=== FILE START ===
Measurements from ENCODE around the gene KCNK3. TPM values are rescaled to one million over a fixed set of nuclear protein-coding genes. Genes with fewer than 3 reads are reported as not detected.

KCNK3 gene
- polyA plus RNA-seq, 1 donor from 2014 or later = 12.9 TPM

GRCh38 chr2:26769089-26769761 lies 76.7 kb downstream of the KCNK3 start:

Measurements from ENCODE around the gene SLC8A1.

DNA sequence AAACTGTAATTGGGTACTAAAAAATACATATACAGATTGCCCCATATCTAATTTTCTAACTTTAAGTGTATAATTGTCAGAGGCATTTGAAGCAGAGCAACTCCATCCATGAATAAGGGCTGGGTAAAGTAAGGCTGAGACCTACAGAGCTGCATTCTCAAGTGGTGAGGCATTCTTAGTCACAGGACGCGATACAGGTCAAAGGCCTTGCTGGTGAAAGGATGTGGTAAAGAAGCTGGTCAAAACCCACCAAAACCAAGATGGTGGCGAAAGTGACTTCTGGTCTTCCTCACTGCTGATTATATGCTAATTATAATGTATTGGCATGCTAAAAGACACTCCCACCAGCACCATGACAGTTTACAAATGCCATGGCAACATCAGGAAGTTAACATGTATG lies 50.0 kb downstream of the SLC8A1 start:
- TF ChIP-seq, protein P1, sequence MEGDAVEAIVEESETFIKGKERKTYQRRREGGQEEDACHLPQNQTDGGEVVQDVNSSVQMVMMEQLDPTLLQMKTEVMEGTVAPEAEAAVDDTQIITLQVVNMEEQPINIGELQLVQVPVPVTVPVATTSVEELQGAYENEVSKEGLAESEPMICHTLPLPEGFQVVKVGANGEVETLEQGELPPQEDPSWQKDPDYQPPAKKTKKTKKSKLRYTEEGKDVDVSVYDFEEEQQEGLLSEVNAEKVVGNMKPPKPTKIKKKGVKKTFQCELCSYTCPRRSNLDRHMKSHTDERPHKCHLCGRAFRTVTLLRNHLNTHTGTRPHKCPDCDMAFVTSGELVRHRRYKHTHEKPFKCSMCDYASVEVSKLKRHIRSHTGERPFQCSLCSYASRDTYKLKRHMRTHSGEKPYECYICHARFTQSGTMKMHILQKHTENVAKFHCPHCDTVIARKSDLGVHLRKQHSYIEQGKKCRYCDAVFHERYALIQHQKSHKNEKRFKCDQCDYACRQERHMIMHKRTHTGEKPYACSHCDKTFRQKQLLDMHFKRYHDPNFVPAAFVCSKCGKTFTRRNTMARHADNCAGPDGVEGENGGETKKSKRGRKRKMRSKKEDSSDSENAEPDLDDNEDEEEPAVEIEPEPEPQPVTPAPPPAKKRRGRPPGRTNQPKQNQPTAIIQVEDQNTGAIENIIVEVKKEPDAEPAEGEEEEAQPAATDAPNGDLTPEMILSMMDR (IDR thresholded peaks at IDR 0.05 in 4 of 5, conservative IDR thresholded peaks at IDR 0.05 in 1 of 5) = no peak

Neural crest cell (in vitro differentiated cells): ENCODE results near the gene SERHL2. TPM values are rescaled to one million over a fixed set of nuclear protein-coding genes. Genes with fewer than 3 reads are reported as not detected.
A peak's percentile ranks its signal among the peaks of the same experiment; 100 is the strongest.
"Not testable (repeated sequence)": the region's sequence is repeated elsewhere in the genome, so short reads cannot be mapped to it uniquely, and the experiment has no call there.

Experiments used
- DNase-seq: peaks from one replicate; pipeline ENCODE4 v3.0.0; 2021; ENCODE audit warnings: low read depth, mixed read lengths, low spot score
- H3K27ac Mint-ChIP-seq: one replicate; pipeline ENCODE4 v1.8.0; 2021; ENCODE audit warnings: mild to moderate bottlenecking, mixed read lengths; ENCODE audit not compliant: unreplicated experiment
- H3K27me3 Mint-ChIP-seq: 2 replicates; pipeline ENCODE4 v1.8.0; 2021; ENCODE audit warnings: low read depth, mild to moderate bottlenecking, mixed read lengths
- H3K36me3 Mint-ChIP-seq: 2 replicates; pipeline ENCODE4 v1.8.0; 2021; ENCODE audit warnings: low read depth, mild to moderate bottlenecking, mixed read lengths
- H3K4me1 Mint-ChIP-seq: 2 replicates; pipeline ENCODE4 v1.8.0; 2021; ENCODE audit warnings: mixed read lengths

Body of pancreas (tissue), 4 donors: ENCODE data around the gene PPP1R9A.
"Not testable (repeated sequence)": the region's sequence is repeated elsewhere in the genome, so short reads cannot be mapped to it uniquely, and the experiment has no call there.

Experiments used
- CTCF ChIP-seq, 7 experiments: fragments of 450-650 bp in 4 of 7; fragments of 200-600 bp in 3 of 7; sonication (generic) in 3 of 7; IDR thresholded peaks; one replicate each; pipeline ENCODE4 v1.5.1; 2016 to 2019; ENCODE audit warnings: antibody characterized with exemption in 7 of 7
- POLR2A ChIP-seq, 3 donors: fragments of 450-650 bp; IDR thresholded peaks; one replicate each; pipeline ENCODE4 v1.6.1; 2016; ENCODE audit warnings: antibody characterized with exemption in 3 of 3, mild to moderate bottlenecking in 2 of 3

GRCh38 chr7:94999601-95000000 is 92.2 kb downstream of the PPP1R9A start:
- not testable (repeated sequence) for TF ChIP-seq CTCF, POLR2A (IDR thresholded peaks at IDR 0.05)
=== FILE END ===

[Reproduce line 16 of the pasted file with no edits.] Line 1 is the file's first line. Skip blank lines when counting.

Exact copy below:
- H3K4me1 Mint-ChIP-seq: 2 replicates; pipeline ENCODE4 v1.8.0; 2021; ENCODE audit warnings: mixed read lengths